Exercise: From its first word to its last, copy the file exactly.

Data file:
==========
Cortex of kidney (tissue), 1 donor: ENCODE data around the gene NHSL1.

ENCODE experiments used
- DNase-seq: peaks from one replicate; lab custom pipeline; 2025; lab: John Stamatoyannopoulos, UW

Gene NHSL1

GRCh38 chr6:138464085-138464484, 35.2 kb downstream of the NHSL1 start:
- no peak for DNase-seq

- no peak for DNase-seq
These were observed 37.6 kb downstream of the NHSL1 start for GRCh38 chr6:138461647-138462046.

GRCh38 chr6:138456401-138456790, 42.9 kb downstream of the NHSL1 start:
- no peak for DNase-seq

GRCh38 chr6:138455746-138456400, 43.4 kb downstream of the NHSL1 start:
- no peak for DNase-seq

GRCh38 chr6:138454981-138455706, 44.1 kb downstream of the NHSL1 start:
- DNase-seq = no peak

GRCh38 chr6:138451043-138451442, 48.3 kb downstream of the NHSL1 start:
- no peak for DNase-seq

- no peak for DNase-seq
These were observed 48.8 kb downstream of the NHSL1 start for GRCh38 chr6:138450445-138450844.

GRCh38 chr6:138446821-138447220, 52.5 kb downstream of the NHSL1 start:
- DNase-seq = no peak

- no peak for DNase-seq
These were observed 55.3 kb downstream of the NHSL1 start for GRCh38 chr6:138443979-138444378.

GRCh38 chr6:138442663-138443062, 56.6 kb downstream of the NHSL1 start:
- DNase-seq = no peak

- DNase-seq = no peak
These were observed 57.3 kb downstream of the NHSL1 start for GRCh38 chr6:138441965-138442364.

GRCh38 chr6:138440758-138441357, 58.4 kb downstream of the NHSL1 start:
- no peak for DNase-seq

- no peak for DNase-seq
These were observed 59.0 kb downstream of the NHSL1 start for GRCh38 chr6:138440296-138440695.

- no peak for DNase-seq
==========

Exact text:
Cortex of kidney (tissue), 1 donor: ENCODE data around the gene NHSL1.

ENCODE experiments used
- DNase-seq: peaks from one replicate; lab custom pipeline; 2025; lab: John Stamatoyannopoulos, UW

Gene NHSL1

GRCh38 chr6:138464085-138464484, 35.2 kb downstream of the NHSL1 start:
- no peak for DNase-seq

- no peak for DNase-seq
These were observed 37.6 kb downstream of the NHSL1 start for GRCh38 chr6:138461647-138462046.

GRCh38 chr6:138456401-138456790, 42.9 kb downstream of the NHSL1 start:
- no peak for DNase-seq

GRCh38 chr6:138455746-138456400, 43.4 kb downstream of the NHSL1 start:
- no peak for DNase-seq

GRCh38 chr6:138454981-138455706, 44.1 kb downstream of the NHSL1 start:
- DNase-seq = no peak

GRCh38 chr6:138451043-138451442, 48.3 kb downstream of the NHSL1 start:
- no peak for DNase-seq

- no peak for DNase-seq
These were observed 48.8 kb downstream of the NHSL1 start for GRCh38 chr6:138450445-138450844.

GRCh38 chr6:138446821-138447220, 52.5 kb downstream of the NHSL1 start:
- DNase-seq = no peak

- no peak for DNase-seq
These were observed 55.3 kb downstream of the NHSL1 start for GRCh38 chr6:138443979-138444378.

GRCh38 chr6:138442663-138443062, 56.6 kb downstream of the NHSL1 start:
- DNase-seq = no peak

- DNase-seq = no peak
These were observed 57.3 kb downstream of the NHSL1 start for GRCh38 chr6:138441965-138442364.

GRCh38 chr6:138440758-138441357, 58.4 kb downstream of the NHSL1 start:
- no peak for DNase-seq

- no peak for DNase-seq
These were observed 59.0 kb downstream of the NHSL1 start for GRCh38 chr6:138440296-138440695.

- no peak for DNase-seq